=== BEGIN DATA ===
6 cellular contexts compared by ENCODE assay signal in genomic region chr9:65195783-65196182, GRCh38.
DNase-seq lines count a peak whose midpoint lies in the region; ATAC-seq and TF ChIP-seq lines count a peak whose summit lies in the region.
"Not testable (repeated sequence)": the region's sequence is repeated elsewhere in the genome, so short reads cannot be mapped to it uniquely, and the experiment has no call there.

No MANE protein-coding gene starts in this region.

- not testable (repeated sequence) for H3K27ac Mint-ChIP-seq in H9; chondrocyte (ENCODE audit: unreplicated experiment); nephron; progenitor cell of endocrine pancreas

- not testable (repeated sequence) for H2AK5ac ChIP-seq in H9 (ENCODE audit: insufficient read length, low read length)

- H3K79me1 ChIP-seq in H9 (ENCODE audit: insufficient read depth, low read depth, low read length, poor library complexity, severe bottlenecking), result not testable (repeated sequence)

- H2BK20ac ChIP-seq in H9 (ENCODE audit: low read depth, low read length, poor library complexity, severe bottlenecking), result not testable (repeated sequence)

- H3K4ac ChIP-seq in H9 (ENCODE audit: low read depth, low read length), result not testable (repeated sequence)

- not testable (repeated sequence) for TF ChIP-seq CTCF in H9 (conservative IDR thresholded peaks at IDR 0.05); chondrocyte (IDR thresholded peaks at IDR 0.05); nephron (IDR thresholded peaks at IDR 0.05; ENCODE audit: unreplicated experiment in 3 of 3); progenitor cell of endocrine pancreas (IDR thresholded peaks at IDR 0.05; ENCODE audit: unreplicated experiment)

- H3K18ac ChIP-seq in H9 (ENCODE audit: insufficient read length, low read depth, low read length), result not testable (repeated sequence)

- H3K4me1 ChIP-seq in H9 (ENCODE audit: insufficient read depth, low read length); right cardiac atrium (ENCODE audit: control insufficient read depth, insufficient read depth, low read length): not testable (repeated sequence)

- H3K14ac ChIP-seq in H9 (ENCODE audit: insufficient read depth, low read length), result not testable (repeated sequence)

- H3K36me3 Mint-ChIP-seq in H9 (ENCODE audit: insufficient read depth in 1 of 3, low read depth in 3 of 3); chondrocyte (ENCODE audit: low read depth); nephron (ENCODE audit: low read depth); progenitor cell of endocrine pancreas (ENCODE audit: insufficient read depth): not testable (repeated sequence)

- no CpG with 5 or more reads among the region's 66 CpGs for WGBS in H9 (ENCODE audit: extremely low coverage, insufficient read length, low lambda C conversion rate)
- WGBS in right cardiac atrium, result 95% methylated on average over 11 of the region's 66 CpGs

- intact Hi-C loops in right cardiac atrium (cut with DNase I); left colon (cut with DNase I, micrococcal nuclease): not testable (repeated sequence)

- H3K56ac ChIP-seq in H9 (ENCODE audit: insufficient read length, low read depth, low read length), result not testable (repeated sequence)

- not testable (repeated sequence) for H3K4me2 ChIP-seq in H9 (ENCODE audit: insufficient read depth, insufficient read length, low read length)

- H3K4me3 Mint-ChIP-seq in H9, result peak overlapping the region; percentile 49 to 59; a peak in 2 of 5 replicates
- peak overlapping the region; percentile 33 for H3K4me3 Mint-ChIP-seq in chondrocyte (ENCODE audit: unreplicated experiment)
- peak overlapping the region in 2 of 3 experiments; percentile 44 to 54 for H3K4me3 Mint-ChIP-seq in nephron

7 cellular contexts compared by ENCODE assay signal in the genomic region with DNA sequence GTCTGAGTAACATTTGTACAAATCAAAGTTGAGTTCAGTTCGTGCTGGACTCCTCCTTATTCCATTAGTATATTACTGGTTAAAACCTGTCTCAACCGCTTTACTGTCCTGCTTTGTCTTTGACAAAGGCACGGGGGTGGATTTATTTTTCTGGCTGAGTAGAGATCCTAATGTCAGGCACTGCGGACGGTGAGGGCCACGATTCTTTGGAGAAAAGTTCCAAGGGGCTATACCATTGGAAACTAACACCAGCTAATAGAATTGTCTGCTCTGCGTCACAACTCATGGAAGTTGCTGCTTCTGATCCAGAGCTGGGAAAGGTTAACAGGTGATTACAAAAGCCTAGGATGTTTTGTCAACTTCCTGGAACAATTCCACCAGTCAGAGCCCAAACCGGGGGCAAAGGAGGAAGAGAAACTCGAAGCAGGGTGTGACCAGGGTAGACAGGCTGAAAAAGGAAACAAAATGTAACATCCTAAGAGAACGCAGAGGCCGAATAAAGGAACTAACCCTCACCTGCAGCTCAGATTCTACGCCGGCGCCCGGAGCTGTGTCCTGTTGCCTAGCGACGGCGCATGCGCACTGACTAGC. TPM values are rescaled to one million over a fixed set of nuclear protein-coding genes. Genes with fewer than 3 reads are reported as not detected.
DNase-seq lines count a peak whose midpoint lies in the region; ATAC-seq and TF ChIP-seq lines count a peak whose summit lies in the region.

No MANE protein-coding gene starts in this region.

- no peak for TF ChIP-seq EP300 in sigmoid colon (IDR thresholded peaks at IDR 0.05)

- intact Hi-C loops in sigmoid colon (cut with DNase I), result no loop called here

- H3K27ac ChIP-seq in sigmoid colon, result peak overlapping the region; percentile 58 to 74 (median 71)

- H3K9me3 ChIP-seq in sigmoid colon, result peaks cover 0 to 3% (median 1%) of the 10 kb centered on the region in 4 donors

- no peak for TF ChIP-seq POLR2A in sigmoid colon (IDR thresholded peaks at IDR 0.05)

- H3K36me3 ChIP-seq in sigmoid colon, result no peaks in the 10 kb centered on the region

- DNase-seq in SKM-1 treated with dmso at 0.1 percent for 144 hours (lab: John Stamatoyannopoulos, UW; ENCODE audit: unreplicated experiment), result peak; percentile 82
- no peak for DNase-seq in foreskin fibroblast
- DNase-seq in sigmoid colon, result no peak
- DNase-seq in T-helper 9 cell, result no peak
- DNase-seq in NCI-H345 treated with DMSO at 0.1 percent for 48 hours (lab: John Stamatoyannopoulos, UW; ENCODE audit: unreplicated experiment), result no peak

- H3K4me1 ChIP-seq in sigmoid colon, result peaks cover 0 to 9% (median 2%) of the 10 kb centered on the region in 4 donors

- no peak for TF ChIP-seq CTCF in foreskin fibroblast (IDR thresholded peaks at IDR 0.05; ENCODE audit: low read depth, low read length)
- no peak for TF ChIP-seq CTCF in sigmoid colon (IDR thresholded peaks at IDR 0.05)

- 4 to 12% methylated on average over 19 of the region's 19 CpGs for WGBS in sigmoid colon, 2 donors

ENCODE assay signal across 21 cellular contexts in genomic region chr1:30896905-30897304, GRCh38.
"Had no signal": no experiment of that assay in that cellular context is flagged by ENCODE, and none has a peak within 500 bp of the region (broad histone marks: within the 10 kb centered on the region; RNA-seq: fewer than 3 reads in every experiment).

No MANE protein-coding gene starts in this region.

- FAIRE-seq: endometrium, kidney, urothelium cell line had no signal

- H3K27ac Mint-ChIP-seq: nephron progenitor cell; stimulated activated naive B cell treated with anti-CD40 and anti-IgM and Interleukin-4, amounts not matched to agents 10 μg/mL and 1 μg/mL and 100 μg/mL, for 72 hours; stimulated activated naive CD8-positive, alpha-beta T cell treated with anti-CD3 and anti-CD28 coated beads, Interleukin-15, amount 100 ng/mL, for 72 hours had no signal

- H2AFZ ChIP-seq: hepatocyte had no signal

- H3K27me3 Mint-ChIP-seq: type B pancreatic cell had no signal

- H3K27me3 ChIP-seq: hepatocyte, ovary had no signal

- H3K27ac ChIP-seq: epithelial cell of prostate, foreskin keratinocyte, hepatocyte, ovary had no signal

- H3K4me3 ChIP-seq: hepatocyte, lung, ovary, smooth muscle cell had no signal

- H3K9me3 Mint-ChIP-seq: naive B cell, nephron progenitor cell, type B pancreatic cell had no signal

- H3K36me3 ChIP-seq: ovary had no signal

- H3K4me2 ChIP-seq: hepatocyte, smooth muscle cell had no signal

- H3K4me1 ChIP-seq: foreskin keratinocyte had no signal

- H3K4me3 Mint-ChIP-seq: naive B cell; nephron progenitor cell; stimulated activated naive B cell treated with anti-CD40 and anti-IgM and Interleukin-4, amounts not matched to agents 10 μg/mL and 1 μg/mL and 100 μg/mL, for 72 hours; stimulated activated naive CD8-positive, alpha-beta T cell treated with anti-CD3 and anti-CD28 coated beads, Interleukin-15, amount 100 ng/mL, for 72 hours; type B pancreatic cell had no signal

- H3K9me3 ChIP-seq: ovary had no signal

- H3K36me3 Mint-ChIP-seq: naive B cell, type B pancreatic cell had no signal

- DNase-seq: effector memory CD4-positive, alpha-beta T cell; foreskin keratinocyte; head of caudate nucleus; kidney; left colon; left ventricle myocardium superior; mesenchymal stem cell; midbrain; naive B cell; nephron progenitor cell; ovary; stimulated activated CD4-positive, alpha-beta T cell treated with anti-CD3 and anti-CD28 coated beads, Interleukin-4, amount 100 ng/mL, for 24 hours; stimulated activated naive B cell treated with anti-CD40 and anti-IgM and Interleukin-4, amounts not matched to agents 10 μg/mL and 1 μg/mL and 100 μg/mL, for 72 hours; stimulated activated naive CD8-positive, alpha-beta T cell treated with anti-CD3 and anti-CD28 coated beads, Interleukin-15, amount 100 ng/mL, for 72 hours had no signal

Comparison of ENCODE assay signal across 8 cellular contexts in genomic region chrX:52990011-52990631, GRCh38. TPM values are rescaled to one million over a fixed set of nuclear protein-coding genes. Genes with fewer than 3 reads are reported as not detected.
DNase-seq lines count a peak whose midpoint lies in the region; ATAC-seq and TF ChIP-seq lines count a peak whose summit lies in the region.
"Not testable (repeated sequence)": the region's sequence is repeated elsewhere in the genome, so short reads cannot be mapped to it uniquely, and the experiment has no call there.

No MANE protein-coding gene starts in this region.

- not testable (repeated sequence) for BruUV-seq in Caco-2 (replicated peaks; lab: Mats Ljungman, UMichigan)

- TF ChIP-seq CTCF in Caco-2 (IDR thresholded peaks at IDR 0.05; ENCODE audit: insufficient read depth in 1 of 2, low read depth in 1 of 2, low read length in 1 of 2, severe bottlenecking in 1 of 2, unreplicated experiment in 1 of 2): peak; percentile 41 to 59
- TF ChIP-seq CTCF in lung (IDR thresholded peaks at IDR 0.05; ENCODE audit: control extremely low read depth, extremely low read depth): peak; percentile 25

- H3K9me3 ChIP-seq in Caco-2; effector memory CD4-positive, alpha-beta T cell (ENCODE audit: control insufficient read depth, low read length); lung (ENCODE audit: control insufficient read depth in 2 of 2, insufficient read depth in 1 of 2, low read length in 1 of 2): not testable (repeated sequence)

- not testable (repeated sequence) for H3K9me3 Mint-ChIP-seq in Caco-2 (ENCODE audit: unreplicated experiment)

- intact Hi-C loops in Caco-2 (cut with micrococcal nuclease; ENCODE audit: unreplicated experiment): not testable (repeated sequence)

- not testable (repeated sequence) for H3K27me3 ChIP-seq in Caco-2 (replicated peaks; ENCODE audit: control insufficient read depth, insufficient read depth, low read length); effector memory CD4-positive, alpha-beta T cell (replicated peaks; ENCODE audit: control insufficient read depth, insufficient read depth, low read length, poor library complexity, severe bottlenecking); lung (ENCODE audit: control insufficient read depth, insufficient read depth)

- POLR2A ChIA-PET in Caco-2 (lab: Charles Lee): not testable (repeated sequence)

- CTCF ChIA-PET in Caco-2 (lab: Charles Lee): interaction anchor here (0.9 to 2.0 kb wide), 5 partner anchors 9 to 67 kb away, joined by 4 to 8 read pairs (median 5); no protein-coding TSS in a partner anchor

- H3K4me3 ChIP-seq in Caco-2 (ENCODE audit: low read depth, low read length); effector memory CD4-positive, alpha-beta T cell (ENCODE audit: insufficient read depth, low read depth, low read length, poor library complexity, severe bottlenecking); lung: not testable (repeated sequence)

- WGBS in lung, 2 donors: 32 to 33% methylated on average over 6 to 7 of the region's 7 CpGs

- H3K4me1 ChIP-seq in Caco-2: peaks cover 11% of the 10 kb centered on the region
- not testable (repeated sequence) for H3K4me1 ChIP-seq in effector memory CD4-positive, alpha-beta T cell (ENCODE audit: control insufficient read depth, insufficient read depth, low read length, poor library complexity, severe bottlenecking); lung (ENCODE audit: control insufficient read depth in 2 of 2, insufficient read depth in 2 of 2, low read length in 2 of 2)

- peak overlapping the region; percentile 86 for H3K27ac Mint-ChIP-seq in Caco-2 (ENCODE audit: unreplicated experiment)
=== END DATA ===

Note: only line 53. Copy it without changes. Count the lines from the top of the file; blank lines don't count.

- H3K4me2 ChIP-seq: hepatocyte, smooth muscle cell had no signal